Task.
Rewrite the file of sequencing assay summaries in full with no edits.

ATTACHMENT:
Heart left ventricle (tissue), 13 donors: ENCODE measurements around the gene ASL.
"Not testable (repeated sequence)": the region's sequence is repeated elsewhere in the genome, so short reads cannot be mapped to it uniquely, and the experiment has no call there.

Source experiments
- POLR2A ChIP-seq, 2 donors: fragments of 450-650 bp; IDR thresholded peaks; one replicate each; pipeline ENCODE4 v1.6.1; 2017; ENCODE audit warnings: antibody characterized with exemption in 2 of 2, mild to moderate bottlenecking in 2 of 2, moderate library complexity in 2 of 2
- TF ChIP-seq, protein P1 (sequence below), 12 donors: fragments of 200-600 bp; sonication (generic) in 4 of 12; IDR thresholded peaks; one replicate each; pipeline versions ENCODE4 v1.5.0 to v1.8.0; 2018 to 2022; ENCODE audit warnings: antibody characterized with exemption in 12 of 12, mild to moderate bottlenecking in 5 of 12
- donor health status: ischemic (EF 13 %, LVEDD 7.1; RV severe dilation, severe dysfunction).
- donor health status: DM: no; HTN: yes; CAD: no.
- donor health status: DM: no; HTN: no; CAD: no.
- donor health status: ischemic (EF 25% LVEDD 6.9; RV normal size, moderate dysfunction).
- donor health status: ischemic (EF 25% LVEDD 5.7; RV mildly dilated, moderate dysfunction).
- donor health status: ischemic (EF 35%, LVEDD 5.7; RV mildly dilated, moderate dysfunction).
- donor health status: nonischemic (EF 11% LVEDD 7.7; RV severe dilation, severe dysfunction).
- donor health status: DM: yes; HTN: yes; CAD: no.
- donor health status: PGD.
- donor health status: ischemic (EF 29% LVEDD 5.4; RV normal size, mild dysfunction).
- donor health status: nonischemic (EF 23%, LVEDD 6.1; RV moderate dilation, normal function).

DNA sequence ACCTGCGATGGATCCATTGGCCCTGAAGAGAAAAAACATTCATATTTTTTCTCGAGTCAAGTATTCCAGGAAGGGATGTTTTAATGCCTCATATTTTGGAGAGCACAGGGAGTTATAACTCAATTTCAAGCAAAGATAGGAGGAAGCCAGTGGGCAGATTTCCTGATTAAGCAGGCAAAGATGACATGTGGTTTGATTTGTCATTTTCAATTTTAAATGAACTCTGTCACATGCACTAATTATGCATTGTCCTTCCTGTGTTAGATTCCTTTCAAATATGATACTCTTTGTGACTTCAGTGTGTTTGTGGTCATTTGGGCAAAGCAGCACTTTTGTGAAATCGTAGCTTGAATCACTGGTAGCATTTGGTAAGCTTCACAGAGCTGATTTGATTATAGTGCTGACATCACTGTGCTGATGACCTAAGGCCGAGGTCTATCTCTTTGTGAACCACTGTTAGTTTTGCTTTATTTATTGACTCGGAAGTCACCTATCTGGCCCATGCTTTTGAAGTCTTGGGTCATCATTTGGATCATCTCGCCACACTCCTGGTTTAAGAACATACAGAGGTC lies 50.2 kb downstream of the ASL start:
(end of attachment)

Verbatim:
Heart left ventricle (tissue), 13 donors: ENCODE measurements around the gene ASL.
"Not testable (repeated sequence)": the region's sequence is repeated elsewhere in the genome, so short reads cannot be mapped to it uniquely, and the experiment has no call there.

Source experiments
- POLR2A ChIP-seq, 2 donors: fragments of 450-650 bp; IDR thresholded peaks; one replicate each; pipeline ENCODE4 v1.6.1; 2017; ENCODE audit warnings: antibody characterized with exemption in 2 of 2, mild to moderate bottlenecking in 2 of 2, moderate library complexity in 2 of 2
- TF ChIP-seq, protein P1 (sequence below), 12 donors: fragments of 200-600 bp; sonication (generic) in 4 of 12; IDR thresholded peaks; one replicate each; pipeline versions ENCODE4 v1.5.0 to v1.8.0; 2018 to 2022; ENCODE audit warnings: antibody characterized with exemption in 12 of 12, mild to moderate bottlenecking in 5 of 12
- donor health status: ischemic (EF 13 %, LVEDD 7.1; RV severe dilation, severe dysfunction).
- donor health status: DM: no; HTN: yes; CAD: no.
- donor health status: DM: no; HTN: no; CAD: no.
- donor health status: ischemic (EF 25% LVEDD 6.9; RV normal size, moderate dysfunction).
- donor health status: ischemic (EF 25% LVEDD 5.7; RV mildly dilated, moderate dysfunction).
- donor health status: ischemic (EF 35%, LVEDD 5.7; RV mildly dilated, moderate dysfunction).
- donor health status: nonischemic (EF 11% LVEDD 7.7; RV severe dilation, severe dysfunction).
- donor health status: DM: yes; HTN: yes; CAD: no.
- donor health status: PGD.
- donor health status: ischemic (EF 29% LVEDD 5.4; RV normal size, mild dysfunction).
- donor health status: nonischemic (EF 23%, LVEDD 6.1; RV moderate dilation, normal function).

DNA sequence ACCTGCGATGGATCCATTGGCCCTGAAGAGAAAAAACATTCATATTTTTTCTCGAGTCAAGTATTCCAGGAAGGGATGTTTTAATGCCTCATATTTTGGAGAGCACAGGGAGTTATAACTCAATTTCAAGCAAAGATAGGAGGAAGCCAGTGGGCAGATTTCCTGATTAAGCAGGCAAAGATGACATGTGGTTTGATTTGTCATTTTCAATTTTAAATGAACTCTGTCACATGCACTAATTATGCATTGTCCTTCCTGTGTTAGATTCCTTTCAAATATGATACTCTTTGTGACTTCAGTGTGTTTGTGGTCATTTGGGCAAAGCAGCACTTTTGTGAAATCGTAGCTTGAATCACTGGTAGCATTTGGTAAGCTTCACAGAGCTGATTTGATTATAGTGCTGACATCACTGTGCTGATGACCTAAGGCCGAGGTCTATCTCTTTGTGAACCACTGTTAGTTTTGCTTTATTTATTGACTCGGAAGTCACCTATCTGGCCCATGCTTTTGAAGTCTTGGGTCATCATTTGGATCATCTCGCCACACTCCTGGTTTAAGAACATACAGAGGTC lies 50.2 kb downstream of the ASL start: